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Culm Valley Lowlands

culm valley lowlands landscape picture

The colourful patchwork of fields, thick hedgerows and distinctive red soils visible in this area combine to form a quintessential ‘Devon’ scene. The area is the ‘gateway’ into Devon when viewed from the major transport corridors (road and rail) which pass through it. Its sense of history as a transport corridor is apparent in the Grand Western Canal, which flows serenely through the area, crossed by distinctive bridges. Despite the presence of busy transport routes and several large settlements, the valley of the River Culm retains a peaceful atmosphere, with the tree-lined river meandering through a wide floodplain.

  • Context

    dca17-culm-valleyThis area is located to the east of Tiverton, and includes land to the east and west of the M5. To the west is an abrupt descent into the Exe Valley, while to the east the land rises sharply where it meets the Blackdown Hills. To the north is a gradual transition into the Bampton and Beer Downs and to the south (beyond the River Culm) lie the Clyst Lowland Farmlands.

  • Constituent Landscape Character Types

    Constituent LCTs: 3B: Lower Rolling Farmed and Settled Valley Slopes, 3C: Sparsely Settled Farmed Valley Floors, 3E: Lowland Plains, 7: Main Cities and Towns
    Part of NCA: 148: Devon Redlands

  • Distinctive Characteristics

    • Varied underlying geology, comprising red Permian sandstones in the western part of the area, Permian mudstones and Triassic sandstones in the central part, and Triassic mudstones in the eastern part, with localised limestone outcrops elsewhere.
    • Relatively low and gently undulating landform, separating the wide, flat-bottomed valleys of the rivers Culm, Tone and Lowman.
    • Relatively few woodlands, but abundant hedgerows, hedgerow trees and riparian vegetation, giving the landscape a well-treed appearance.
    • Predominantly pastoral use on medium-quality soils in the east of the area; more widespread arable cultivation in the western part of the area where soils are more fertile.
    • Field boundaries consisting of thick hedgerows with mature hedgerow trees including numerous oaks.
    • Fields generally semi-regular in shape, with surviving areas of medieval fields and post-medieval ‘Barton’ fields, particularly west of Halberton, and in the northern and eastern parts of the area.
    • Valley-bottom wetlands and occasional blocks of woodland and surviving heathland; hedgerows and verges that also provide wildlife habitats and corridors.
    • Numerous surviving orchards, particularly around Holcombe Rogus and Halberton, which are characteristic landscape features and add biodiversity value.
    • Archaeological and historic sites from many periods, including prehistoric barrows, Roman forts, and medieval buildings (e.g. village churches and Cannonsleigh Abbey) that lend a sense of time-depth.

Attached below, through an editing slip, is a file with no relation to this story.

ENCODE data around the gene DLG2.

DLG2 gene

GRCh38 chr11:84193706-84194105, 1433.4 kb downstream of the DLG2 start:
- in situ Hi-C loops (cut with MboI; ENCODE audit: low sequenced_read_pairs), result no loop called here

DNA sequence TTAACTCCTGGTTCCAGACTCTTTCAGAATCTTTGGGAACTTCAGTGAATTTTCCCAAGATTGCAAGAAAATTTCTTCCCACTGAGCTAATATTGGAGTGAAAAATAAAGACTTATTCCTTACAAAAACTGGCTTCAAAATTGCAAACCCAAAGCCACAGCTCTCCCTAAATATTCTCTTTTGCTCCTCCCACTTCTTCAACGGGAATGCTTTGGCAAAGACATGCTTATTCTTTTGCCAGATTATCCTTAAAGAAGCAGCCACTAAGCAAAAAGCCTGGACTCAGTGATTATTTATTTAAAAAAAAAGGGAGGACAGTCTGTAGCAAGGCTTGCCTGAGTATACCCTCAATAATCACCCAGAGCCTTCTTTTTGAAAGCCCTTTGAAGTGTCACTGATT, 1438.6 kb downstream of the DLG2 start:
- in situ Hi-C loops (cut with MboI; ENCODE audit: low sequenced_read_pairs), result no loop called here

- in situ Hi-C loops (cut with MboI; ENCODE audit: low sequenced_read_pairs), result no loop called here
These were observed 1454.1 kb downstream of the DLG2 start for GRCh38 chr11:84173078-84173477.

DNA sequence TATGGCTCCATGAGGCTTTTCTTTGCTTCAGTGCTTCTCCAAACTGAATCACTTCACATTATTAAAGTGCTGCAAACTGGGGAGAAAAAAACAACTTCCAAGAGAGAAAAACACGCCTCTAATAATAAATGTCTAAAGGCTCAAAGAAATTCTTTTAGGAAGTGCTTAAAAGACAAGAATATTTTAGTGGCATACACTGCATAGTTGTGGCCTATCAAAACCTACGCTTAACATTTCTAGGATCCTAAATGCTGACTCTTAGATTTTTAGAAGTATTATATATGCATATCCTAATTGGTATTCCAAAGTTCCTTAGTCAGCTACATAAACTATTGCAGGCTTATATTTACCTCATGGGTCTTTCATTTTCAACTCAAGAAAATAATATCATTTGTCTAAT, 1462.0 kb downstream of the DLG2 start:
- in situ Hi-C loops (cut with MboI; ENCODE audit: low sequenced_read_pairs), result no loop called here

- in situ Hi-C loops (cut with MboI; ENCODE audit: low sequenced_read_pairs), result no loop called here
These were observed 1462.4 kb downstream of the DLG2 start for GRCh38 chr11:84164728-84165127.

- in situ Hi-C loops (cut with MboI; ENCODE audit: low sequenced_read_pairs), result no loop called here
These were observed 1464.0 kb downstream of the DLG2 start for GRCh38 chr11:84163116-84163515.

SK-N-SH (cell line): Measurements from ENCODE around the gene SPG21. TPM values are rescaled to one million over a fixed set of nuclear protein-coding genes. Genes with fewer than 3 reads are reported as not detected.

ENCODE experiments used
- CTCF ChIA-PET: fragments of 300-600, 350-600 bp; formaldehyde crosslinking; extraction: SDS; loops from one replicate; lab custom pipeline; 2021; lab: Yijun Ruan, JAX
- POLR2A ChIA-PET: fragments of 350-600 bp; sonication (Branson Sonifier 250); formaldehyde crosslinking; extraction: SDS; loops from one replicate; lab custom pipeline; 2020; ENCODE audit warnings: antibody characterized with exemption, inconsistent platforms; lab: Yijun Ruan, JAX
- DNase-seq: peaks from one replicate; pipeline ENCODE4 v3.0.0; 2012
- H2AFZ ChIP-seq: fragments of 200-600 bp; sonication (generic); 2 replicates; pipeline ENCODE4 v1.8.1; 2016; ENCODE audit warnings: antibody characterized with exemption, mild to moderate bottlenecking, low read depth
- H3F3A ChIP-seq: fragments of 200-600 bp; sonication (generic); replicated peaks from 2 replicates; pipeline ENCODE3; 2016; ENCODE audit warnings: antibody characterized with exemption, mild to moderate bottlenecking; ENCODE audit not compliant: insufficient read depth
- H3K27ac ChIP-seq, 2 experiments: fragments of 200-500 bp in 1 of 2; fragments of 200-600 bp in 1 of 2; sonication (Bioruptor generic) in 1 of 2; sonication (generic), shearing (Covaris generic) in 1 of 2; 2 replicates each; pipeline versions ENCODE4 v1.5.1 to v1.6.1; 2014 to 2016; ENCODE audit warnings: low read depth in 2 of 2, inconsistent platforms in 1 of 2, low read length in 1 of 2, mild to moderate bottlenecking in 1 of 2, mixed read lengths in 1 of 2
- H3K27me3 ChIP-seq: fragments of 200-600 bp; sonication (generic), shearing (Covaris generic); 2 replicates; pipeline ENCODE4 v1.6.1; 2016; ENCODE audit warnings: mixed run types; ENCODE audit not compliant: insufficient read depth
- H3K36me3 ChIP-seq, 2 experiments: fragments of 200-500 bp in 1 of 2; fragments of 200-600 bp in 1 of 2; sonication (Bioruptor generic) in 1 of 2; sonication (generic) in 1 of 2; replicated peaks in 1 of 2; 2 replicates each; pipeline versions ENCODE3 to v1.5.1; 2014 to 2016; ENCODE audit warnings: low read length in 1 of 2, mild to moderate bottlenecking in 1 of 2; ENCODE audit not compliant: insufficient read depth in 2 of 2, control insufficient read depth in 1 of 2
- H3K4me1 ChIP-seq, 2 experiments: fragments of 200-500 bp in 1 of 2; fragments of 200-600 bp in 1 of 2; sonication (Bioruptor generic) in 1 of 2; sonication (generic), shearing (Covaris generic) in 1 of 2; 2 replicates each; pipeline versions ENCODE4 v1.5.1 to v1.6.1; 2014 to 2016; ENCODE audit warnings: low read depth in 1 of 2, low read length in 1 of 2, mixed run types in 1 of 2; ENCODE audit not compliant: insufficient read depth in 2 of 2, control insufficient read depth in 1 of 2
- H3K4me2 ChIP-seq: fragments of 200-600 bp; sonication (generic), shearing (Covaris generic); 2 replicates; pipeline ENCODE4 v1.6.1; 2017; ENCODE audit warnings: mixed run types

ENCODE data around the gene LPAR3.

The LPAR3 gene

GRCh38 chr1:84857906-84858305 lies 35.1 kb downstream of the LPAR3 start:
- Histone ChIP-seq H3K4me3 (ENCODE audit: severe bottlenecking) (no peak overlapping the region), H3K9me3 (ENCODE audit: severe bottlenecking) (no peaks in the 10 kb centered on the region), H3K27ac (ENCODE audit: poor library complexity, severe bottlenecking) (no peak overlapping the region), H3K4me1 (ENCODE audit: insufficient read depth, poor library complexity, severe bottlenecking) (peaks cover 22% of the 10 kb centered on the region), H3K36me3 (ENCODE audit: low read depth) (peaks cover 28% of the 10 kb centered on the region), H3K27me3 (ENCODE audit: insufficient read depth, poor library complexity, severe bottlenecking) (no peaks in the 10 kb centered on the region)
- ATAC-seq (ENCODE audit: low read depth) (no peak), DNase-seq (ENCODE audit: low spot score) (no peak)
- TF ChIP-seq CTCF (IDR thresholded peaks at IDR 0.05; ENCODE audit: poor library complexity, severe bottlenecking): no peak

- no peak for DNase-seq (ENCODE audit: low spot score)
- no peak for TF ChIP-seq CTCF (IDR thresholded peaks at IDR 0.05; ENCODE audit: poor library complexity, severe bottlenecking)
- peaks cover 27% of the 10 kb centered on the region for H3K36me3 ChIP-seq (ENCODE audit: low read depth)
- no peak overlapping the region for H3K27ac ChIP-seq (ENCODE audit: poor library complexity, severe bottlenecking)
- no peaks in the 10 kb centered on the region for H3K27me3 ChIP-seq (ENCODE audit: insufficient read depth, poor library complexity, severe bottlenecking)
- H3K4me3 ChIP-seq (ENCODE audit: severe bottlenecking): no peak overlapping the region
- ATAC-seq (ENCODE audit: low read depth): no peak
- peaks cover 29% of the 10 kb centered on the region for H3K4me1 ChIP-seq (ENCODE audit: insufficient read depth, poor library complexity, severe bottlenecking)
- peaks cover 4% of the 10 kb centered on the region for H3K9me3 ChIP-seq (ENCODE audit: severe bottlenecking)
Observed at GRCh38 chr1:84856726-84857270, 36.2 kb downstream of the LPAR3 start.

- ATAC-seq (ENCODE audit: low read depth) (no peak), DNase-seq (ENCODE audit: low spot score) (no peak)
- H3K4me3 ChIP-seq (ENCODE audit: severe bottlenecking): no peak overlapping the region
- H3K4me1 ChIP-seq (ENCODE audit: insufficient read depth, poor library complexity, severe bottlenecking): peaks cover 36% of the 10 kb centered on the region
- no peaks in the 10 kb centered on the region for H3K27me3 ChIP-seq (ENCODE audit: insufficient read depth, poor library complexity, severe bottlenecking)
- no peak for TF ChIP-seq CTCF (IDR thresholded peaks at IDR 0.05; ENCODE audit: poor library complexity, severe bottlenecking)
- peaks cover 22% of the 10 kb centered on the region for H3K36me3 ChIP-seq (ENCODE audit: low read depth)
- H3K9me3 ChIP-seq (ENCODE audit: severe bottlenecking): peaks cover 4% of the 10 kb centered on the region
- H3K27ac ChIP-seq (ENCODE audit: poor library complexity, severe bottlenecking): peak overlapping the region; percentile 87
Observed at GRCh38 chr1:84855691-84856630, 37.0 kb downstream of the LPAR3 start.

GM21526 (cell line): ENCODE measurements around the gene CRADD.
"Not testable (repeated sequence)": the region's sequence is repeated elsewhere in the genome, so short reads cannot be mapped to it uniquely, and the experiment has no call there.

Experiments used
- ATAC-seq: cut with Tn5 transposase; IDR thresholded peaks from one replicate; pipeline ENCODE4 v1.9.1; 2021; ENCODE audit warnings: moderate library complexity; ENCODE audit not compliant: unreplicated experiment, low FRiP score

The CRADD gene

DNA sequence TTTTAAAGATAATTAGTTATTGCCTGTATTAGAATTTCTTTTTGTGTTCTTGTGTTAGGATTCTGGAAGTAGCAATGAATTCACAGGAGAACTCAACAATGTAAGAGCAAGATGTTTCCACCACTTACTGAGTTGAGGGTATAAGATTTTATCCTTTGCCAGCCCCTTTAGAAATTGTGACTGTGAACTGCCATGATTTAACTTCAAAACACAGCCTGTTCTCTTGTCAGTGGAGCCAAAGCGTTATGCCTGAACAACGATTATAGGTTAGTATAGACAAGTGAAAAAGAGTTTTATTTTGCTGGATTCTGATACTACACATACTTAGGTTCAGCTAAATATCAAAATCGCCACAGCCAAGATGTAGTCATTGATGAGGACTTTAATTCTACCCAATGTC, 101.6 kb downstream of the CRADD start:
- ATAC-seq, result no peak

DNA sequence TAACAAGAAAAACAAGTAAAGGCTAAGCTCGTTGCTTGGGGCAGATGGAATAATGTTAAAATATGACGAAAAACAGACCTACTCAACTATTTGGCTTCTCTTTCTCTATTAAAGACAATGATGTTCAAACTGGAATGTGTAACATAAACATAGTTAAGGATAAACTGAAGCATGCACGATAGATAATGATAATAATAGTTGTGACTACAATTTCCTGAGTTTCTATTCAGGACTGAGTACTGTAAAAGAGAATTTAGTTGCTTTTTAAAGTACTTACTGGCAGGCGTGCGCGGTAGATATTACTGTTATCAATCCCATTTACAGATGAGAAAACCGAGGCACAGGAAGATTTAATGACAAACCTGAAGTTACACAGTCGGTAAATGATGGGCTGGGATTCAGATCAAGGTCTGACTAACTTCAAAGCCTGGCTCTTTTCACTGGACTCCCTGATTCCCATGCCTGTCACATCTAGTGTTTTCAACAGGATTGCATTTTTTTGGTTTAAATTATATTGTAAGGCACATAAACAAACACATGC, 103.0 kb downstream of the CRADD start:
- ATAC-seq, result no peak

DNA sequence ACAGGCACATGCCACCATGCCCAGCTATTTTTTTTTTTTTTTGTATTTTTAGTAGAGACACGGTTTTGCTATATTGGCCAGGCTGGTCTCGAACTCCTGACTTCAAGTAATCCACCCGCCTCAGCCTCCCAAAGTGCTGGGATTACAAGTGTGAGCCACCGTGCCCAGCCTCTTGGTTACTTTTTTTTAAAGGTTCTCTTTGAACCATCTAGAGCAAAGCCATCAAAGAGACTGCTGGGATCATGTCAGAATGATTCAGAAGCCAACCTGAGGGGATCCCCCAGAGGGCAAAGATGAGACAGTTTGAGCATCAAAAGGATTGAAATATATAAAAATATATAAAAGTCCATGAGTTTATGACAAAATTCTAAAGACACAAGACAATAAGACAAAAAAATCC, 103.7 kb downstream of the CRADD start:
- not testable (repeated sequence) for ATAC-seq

• Parkland estates locally influencing landscape character.
    • Grand Western Canal and other historic river features including weirs, bridges and large mill buildings.
    • Relatively densely settled with towns and large villages along the rivers (Cullompton, Willand, Uffculme, Sampford Peverell) and near Tiverton; smaller nucleated villages and scattered farms throughout.
    • Local vernacular buildings of local stone or white-rendered cob, with slate or thatched roofs.
    • Extensive modern development around the peripheries of larger settlements, including industrial development associated with transport routes.
    • Extractive industries, including stone quarries and sand and gravel workings.
    • An important transport corridor between Devon and Somerset, containing historic and modern routes including the Grand Western Canal, the London-Exeter railway line, the A38 and the M5.
    • A network of steep, narrow lanes enclosed between high hedgebanks connecting villages and farms.
    • By Devon standards, a ‘busy’ landscape but with some parts retaining a more remote and peaceful feel, particularly in the northern part of the area.
    • Unexpected long views e.g. to the Sidmouth Gap from the Swan’s Neck on the Grand Western Canal near Halberton.

  • Evaluation

  • Special Qualities and Features:

    • A very important ‘gateway’ into Devon for people arriving by car on the M5 and A38, and also by train.
    • A landscape contributing to the setting of several settlements including Tiverton and Cullompton.
    • Several SSSIs, including geological exposures and fossil-bearing rocks; Maiden Down lowland heath, and Tidcombe Lane fen, a wetland site containing over 100 species of flowering plants.
    • CWSs including small blocks of ancient woodland and grassland sites.
    • Several SMs – including prehistoric barrows, Roman forts, Roman camps and Cannonsleigh Abbey – indicating the importance of this area as a routeway and for settlement for thousands of years.
    • Bridwell Park (west of Uffculm) listed grade II on the Register of Historic Parks and Gardens for its late 18th century park and pleasure grounds, including woodland and lake with views across the Culm valley.
    • Numerous Conservation Areas (reflecting the dense settlement) including historic cores of Burlescombe, Holcombe Rogus, Halberton, Kentisbeare, Sampford Peverell, Uffculm, Smithincott and Ashill.
    • Grand Western Canal from Taunton to Tiverton (opened 1838); associated industrial archaeology, LNR and linear Country Park providing historic, wildlife and recreational interest.
    • Grand Western Canal Towpath and National Cycle Route 3 as well as small areas of common land (such as Maiden Down) with public access.

  • Forces for Change and Their Landscape Implications:

  • Past and Current

    • Agricultural intensification, resulting in (for example) field amalgamation, loss of hedgerows, large-scale agricultural buildings, and use of new materials on fields such as fleece and plastic which affect the character of the rural landscape and reduce its biodiversity.